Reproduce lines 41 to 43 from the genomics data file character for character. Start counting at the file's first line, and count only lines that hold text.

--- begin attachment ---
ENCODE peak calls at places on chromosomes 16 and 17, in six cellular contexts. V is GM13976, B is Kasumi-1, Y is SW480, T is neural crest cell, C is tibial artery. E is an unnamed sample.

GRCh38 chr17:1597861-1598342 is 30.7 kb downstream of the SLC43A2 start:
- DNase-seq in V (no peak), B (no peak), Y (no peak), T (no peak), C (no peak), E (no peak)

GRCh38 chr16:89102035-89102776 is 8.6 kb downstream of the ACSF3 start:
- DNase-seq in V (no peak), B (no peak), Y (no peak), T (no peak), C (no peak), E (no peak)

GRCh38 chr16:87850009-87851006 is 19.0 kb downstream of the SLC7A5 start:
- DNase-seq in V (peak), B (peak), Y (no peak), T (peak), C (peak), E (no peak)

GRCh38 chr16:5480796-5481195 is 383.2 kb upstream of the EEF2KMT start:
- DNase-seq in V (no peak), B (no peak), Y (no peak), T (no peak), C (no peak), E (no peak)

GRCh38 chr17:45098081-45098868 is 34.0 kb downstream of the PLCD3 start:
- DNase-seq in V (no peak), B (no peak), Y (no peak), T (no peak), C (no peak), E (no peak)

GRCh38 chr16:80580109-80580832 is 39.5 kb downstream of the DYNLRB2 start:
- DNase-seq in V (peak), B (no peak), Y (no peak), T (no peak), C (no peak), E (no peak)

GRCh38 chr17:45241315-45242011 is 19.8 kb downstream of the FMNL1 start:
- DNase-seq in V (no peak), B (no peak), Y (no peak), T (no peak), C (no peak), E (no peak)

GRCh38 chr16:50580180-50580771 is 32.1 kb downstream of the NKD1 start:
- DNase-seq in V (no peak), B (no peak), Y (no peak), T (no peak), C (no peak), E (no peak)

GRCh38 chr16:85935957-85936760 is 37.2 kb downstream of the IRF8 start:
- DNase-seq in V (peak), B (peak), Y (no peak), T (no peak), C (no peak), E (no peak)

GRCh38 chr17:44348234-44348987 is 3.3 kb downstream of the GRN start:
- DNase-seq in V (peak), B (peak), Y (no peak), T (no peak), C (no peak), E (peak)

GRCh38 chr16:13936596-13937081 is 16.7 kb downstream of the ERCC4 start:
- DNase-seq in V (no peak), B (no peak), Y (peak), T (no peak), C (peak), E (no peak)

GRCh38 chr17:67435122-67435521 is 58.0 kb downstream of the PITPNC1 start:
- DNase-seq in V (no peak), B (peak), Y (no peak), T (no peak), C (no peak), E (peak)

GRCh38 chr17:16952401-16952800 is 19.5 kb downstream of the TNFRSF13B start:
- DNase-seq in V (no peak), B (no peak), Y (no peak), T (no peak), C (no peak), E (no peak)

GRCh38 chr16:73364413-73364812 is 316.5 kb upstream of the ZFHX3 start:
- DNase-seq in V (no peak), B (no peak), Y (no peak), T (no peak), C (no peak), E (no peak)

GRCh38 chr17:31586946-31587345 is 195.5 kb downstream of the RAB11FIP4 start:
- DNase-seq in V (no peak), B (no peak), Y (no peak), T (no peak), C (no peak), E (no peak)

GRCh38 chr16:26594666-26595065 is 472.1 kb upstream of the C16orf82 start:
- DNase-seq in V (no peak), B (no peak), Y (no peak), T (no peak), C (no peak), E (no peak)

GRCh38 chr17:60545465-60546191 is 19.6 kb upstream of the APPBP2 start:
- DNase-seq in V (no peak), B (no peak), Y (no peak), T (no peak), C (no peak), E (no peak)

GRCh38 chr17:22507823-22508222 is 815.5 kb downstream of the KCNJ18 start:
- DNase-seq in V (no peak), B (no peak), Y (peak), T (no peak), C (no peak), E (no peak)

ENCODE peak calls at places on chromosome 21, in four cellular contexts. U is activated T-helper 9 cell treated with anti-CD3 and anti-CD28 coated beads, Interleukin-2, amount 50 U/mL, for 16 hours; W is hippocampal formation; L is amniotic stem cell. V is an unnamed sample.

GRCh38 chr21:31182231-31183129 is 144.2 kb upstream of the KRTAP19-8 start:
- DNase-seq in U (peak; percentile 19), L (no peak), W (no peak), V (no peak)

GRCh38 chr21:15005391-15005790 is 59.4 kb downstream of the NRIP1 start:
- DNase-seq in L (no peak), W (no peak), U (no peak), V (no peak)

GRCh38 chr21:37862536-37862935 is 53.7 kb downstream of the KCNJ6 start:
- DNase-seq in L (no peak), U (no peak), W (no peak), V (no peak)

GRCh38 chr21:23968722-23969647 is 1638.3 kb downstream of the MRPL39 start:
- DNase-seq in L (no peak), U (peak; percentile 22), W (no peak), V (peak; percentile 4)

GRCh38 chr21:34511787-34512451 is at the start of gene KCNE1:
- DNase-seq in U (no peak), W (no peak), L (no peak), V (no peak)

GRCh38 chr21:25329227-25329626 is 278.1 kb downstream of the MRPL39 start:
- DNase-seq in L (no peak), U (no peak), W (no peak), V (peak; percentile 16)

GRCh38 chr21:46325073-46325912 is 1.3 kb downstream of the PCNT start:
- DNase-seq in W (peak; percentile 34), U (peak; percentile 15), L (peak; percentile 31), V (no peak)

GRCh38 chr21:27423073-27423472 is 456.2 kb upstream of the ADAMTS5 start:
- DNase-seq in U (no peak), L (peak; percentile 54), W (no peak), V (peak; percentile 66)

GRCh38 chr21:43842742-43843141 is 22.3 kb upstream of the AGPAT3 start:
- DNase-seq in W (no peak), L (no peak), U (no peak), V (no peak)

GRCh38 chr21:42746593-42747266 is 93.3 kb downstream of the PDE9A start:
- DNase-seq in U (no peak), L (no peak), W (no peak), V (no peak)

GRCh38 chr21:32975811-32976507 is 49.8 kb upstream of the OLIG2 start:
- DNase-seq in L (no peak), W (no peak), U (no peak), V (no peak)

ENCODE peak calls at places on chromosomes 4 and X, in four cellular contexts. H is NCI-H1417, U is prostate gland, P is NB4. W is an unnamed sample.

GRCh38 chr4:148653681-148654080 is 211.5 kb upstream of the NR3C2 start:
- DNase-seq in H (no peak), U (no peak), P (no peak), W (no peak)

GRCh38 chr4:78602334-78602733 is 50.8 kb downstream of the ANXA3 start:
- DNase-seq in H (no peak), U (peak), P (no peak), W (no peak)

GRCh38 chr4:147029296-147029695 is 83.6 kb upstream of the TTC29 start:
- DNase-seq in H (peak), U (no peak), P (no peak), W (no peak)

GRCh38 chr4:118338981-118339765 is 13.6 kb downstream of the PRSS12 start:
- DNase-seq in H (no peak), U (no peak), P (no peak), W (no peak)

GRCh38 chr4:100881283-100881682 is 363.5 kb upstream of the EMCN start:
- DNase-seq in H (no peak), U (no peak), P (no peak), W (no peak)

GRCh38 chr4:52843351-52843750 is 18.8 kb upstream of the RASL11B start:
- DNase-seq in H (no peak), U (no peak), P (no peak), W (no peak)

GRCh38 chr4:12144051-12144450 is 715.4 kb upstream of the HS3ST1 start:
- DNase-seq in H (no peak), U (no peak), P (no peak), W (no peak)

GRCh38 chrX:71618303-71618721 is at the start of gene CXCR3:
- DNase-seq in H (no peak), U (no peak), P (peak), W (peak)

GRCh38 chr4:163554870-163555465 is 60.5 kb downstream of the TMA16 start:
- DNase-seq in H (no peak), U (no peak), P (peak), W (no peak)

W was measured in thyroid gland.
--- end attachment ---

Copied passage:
GRCh38 chr21:15005391-15005790 is 59.4 kb downstream of the NRIP1 start:
- DNase-seq in L (no peak), W (no peak), U (no peak), V (no peak)

GRCh38 chr21:37862536-37862935 is 53.7 kb downstream of the KCNJ6 start: